Conflict Management

Handwritten by TVD

<img src=””Conflict definition.” alt=”Conflict Definition” width=”100%”/>

Many are uncomfortable with conflict. When faced with conflict, they are either crippled by it or don’t know the best approach to use to transcend it.

We all know that conflict is inevitable. It is something that impacts us regularly. Conflict will always exist.

While conflict can at times provoke destruction, sadness and unwanted results. It can also promote positive results. For example, conflicts can lead to the creation of strong relationships, invincible teams and great nations. And we can look to history for proof of that.

The truth is, we should not view conflict as negative. Instead we should focus on the value or opportunities it can bring. Because, it is not conflict by itself that truly matters; it is how we manage it that makes the real difference.

While one may think that conflict always leads to a win/lose situation where someone wins while the other loses. This way of managing conflict is very competitive in nature and is not always the best approach.

I Win. You Lose.

Conflict Management Strategies

I recently came across the Thomas-Kilmann Conflict Mode Instrument which serves as an interesting model for handling conflict.

Thomas Kilmann Conflict Mode Instrument

Kenneth Thomas and Ralph Kilmann’s model shows us that there are actually five conflict handling strategies – Accommodation, Avoidance, Compromise, Collaboration and Competition. And, each of these are useful in different situations.

Your response to conflicts will depend on two things – your concern for yourself (horizontal axis) and your concern for others (vertical axis).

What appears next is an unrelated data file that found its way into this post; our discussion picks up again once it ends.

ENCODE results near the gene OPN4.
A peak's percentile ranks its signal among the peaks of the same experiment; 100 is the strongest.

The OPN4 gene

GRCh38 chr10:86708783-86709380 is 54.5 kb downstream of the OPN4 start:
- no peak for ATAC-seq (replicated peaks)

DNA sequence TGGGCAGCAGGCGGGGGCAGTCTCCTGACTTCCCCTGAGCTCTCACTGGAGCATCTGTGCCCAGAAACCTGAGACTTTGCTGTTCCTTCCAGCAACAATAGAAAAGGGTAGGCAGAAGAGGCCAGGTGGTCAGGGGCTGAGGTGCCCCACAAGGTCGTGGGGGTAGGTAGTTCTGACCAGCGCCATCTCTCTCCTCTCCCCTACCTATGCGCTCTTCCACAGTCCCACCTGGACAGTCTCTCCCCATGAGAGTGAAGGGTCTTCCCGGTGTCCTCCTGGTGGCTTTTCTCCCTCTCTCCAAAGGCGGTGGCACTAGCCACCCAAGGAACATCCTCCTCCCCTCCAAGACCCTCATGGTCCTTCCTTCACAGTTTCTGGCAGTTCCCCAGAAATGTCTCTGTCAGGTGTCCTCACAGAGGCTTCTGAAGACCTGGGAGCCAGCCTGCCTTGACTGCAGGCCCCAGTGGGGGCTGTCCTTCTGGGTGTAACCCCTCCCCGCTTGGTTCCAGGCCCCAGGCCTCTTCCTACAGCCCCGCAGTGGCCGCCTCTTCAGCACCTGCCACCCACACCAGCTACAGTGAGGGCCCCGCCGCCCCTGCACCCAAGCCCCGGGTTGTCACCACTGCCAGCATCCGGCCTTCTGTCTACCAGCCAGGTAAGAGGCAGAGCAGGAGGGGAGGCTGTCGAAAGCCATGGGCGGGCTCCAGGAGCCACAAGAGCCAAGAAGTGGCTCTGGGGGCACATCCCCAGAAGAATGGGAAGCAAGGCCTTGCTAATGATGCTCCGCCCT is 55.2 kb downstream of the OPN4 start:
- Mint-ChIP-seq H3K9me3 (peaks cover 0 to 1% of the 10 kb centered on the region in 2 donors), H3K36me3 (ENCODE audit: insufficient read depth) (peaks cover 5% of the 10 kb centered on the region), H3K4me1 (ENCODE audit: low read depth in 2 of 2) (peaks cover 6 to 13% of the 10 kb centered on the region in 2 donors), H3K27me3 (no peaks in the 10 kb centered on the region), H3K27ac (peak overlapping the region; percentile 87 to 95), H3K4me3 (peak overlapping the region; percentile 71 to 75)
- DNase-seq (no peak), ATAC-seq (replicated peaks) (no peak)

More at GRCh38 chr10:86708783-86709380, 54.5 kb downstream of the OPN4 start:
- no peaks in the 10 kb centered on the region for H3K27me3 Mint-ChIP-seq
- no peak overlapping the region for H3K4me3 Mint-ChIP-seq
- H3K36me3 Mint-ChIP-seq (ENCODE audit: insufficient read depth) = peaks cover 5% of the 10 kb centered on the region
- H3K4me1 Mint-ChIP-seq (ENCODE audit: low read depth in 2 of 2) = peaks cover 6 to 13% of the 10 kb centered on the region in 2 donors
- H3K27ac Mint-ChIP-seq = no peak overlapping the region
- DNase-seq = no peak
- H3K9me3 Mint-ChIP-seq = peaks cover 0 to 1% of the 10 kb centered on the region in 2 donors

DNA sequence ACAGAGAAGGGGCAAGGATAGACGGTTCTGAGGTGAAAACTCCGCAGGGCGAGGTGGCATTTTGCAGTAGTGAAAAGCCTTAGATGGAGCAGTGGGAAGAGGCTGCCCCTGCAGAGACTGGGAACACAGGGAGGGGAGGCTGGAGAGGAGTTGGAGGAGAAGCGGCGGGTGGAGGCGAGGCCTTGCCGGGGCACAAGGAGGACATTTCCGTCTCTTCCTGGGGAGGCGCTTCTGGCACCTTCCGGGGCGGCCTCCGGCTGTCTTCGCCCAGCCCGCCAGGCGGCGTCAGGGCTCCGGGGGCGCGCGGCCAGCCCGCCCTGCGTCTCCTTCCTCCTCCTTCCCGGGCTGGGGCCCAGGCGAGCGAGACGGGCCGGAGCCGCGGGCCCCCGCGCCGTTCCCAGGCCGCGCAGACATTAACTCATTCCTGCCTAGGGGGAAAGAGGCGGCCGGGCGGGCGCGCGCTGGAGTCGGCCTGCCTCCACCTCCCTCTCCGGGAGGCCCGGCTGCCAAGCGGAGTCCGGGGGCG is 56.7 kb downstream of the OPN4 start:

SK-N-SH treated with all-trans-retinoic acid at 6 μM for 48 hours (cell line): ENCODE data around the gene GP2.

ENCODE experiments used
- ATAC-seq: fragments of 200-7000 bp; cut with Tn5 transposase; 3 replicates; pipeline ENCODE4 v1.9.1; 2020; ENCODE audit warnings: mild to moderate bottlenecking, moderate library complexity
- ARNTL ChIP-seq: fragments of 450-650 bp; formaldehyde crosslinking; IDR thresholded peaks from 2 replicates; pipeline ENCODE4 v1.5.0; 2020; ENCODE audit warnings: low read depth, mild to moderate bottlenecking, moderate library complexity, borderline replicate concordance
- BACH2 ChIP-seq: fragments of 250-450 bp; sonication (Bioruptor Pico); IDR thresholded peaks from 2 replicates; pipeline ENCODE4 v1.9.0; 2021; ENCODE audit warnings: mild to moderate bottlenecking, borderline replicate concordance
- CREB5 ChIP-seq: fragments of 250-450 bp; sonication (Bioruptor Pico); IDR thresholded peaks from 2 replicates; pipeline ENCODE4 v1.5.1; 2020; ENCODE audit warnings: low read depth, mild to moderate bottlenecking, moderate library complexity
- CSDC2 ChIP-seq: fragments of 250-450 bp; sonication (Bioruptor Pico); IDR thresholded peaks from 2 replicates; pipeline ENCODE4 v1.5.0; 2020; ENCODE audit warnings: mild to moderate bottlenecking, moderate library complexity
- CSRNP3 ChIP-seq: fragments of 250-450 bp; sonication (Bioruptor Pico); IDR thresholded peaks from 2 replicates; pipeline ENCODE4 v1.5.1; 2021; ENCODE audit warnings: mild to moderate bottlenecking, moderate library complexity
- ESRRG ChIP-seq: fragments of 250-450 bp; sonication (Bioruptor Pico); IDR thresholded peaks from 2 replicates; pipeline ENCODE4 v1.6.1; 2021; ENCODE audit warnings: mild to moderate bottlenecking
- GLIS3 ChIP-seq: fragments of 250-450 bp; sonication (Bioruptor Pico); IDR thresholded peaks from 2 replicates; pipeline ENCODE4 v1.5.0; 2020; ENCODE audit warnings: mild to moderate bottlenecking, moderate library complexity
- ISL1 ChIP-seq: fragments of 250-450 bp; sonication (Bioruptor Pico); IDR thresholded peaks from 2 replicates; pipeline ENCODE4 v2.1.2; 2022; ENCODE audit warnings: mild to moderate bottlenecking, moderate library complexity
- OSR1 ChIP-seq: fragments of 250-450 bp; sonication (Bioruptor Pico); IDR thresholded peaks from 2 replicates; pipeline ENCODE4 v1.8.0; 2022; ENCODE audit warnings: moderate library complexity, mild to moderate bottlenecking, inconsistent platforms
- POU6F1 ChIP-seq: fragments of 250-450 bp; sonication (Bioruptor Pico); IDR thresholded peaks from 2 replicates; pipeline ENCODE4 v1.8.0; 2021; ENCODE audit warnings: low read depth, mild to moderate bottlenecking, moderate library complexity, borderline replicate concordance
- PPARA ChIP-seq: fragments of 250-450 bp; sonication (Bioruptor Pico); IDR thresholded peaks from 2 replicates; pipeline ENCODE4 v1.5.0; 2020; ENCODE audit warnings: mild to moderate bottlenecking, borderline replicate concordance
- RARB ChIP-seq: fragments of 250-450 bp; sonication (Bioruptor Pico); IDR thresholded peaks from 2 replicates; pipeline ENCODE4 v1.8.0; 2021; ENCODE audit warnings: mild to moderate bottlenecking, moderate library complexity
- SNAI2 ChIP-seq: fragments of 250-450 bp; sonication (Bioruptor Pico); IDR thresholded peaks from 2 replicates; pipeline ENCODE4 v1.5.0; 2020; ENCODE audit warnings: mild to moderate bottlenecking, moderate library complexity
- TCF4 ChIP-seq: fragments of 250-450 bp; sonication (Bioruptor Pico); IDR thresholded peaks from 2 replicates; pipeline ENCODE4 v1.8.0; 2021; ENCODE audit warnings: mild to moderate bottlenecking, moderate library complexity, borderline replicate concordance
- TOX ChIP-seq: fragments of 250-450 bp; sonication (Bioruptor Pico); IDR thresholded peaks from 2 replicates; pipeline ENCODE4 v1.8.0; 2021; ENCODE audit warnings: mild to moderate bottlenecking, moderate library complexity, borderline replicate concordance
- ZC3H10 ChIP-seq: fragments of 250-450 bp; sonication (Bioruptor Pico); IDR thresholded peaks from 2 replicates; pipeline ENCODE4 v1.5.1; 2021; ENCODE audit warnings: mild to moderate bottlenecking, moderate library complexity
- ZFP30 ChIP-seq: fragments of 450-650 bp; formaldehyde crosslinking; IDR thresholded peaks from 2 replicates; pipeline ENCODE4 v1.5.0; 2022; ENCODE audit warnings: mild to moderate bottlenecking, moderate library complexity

Accommodation – You may want to be accommodating when you believe the other party has the better solution and you also place a high value on the relationship. You may also use this approach to show others that you can be reasonable.

Avoidance – You may want to avoid conflict when the issue is extremely trivial and of no importance to you. It is also useful when emotions are high and you need to “cool down”. It is important to not overuse this approach. You don’t want to side-step problems that could eventually erupt into something bigger.

Compromise – Compromise is when two parties come in the middle to make a deal; hence each party loses something to resolve the conflict. You may want to compromise when a temporary solution is needed. However, overuse of this strategy can lead to lack of trust and lack of focus on high level goals.

Collaboration (Assertive) – Collaboration is a the strategy used when both parties attempt to achieve both of their goals. In other words, it’s a “win, win”. This approach requires lots of trust and also time as you work towards reaching a consensus.

Competition (Aggressive) –Competition is a win-lose approach; One’s goals are seen as most important and must be achieved without cooperating with the other party. This strategy is often used in an emergency when a quick decision is necessary and people are aware and support the approach. However, if overused, people around you become less empowered and may withhold valuable feedback.

Different Strategies for Different Conflicts.

In the business world, we often face conflicts – whether it be with business partners, customers or employees. It is important to understand that how we respond to conflict can either enhance or limit our success.

We tend to default to one of the conflict strategies depending on our personality. But it’s important to realize that different conflicts require different approaches.

Now that you know about these conflict strategies. I hope it will give you some guidance on how to think and respond to conflict. May the conflicts you face lead to your growth and opportunities to positively transform your world.

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